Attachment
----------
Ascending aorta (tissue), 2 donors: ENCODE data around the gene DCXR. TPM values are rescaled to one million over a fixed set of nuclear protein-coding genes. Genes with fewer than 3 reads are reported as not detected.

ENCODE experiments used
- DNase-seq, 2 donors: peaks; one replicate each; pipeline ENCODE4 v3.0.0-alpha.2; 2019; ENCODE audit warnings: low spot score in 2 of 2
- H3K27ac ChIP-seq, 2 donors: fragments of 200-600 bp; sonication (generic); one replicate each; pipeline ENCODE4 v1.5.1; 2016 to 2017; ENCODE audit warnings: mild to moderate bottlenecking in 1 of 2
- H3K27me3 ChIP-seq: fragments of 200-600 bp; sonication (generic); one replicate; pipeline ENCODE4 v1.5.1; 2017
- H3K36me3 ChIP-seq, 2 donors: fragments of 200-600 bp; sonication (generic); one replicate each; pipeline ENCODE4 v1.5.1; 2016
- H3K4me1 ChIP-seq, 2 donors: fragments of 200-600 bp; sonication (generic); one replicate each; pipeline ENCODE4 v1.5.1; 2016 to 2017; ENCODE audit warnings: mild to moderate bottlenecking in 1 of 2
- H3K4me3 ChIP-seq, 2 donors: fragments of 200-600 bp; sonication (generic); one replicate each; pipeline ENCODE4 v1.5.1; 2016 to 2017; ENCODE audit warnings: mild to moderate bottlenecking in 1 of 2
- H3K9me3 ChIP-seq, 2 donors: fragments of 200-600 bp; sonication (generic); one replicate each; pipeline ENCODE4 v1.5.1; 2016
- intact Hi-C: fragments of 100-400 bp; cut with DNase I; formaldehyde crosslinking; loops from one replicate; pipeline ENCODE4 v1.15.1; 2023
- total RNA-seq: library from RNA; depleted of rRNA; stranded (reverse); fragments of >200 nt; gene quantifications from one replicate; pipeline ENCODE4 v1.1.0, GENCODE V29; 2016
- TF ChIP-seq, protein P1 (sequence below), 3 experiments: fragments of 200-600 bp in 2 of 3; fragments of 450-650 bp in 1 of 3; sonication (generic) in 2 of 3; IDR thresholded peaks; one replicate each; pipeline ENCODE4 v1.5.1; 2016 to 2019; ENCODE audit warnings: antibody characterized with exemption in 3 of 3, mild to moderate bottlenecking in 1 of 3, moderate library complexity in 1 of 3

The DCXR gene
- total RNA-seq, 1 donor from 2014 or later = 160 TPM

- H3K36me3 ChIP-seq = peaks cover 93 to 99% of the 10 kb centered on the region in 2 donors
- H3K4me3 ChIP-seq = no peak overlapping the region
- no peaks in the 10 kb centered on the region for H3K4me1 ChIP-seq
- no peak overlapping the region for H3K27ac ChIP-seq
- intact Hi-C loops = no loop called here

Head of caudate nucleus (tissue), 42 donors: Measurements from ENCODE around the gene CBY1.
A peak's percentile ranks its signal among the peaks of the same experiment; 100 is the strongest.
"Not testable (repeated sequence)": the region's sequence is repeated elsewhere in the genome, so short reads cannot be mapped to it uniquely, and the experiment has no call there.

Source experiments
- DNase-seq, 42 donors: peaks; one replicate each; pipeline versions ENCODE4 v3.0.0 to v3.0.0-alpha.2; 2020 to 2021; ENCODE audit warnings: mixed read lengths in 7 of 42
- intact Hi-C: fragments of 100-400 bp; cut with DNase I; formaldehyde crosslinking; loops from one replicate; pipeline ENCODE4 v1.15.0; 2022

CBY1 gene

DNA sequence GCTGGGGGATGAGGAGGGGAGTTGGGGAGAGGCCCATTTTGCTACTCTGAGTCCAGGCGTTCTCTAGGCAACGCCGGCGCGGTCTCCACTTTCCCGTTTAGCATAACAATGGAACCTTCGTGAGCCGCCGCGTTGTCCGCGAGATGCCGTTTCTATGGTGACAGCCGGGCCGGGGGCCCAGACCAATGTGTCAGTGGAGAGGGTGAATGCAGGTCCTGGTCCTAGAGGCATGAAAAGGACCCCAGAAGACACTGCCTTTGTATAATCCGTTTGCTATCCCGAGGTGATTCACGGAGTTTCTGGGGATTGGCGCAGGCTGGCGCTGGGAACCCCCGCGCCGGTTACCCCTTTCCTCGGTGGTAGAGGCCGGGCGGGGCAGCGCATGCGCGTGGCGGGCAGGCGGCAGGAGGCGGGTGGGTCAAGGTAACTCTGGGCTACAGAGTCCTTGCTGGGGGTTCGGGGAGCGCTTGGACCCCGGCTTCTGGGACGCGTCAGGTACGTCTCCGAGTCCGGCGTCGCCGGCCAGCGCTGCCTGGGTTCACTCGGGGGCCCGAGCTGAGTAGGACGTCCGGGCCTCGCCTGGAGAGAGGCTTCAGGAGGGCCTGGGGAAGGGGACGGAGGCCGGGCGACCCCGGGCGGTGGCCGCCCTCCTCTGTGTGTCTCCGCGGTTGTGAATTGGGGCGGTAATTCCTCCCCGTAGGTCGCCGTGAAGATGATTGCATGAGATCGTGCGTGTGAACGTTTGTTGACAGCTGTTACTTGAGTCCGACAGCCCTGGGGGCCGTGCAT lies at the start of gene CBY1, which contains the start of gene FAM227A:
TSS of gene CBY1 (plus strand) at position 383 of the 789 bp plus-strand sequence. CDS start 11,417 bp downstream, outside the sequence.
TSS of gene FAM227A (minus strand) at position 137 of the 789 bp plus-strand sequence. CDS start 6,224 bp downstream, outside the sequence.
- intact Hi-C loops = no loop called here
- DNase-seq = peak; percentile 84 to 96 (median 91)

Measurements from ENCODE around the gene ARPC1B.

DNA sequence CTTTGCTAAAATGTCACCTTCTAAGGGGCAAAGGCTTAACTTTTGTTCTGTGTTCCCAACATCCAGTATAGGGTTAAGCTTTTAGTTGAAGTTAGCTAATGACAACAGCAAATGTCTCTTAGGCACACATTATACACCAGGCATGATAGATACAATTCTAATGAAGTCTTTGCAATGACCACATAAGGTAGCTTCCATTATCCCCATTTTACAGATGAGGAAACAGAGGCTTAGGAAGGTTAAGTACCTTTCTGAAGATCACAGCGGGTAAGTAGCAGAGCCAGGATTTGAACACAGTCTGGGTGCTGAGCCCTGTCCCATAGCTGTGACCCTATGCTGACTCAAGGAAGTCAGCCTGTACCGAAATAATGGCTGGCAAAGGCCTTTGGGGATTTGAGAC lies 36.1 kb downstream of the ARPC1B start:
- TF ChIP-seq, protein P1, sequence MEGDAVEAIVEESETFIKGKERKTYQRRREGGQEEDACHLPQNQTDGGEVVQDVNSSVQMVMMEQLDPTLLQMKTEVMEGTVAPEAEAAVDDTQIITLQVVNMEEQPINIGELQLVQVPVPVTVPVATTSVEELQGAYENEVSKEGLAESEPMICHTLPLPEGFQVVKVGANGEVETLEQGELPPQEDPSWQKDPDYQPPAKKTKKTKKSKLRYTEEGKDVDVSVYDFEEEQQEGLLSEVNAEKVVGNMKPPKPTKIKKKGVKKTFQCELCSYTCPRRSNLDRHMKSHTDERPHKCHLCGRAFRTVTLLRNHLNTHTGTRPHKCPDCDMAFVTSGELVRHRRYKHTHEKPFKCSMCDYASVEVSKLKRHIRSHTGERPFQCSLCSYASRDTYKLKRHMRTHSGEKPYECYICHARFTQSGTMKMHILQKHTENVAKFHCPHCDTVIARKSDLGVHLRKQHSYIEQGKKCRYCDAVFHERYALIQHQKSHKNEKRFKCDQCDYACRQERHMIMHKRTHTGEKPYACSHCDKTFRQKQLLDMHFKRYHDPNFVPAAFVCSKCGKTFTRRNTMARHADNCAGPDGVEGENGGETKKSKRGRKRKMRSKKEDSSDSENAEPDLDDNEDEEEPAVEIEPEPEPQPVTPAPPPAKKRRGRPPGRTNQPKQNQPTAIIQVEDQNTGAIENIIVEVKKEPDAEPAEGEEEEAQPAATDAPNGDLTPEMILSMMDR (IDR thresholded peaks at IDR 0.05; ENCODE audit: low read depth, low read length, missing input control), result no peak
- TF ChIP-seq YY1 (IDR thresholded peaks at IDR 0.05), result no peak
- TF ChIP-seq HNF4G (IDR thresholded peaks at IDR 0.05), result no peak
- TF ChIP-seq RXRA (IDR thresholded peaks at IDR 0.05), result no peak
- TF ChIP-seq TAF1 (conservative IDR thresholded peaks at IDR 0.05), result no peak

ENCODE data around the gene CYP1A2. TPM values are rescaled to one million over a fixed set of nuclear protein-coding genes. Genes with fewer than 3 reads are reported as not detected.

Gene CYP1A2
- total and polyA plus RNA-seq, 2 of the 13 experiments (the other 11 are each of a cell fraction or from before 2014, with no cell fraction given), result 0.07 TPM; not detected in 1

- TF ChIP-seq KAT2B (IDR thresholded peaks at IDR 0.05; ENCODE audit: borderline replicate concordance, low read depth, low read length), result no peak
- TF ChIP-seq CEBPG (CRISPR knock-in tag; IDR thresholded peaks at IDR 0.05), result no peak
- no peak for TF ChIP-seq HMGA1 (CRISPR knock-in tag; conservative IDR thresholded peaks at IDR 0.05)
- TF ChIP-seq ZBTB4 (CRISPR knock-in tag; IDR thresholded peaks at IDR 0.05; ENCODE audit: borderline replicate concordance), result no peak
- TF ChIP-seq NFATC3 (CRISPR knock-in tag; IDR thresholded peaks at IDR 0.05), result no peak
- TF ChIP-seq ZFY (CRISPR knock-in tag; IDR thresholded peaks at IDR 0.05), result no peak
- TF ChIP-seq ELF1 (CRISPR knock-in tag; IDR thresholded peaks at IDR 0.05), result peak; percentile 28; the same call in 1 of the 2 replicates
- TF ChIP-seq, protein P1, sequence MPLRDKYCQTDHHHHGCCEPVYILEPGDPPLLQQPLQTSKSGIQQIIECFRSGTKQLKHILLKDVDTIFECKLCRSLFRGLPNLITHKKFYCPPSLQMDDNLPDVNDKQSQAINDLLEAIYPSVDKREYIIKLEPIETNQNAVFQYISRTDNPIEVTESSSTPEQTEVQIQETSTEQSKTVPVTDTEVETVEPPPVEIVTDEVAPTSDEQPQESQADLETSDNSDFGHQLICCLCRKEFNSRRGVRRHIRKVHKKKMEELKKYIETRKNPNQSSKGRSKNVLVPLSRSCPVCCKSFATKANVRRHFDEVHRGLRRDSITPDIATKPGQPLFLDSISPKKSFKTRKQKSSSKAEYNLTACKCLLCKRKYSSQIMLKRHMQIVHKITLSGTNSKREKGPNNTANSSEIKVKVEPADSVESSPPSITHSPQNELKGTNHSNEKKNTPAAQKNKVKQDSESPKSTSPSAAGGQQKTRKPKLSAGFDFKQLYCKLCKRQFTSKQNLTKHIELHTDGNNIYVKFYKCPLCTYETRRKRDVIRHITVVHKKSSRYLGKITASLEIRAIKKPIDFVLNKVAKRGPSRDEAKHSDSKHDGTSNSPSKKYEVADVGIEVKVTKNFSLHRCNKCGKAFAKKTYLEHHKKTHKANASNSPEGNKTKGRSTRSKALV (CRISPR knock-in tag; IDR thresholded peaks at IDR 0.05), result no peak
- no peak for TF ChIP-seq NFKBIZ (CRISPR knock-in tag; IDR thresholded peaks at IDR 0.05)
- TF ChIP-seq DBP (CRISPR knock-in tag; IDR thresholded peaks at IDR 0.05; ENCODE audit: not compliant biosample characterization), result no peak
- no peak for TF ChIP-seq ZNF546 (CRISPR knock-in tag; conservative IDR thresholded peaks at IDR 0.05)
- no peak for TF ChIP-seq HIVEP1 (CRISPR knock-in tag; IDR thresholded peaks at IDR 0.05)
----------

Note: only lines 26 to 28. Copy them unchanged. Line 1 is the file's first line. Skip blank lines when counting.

CBY1 gene

DNA sequence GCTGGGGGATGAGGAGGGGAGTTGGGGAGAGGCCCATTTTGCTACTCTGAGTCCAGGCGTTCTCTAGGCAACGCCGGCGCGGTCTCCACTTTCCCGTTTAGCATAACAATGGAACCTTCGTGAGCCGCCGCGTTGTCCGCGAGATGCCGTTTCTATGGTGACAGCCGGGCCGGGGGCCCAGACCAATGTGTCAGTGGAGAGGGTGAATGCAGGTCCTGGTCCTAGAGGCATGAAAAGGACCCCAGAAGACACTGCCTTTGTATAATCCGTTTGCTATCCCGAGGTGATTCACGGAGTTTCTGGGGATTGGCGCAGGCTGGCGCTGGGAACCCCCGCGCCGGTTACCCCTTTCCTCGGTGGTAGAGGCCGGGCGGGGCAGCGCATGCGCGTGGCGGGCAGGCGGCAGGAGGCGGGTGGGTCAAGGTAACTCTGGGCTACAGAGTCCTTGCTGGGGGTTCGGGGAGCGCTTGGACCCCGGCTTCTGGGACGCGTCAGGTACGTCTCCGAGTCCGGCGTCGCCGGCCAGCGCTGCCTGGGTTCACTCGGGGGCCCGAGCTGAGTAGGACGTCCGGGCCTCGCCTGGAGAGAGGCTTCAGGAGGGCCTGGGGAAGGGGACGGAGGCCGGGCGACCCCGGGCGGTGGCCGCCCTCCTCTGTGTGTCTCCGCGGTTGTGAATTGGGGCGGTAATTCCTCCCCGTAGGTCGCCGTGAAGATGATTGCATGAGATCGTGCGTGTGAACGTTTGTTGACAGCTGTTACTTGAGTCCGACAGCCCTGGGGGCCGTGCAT lies at the start of gene CBY1, which contains the start of gene FAM227A:
TSS of gene CBY1 (plus strand) at position 383 of the 789 bp plus-strand sequence. CDS start 11,417 bp downstream, outside the sequence.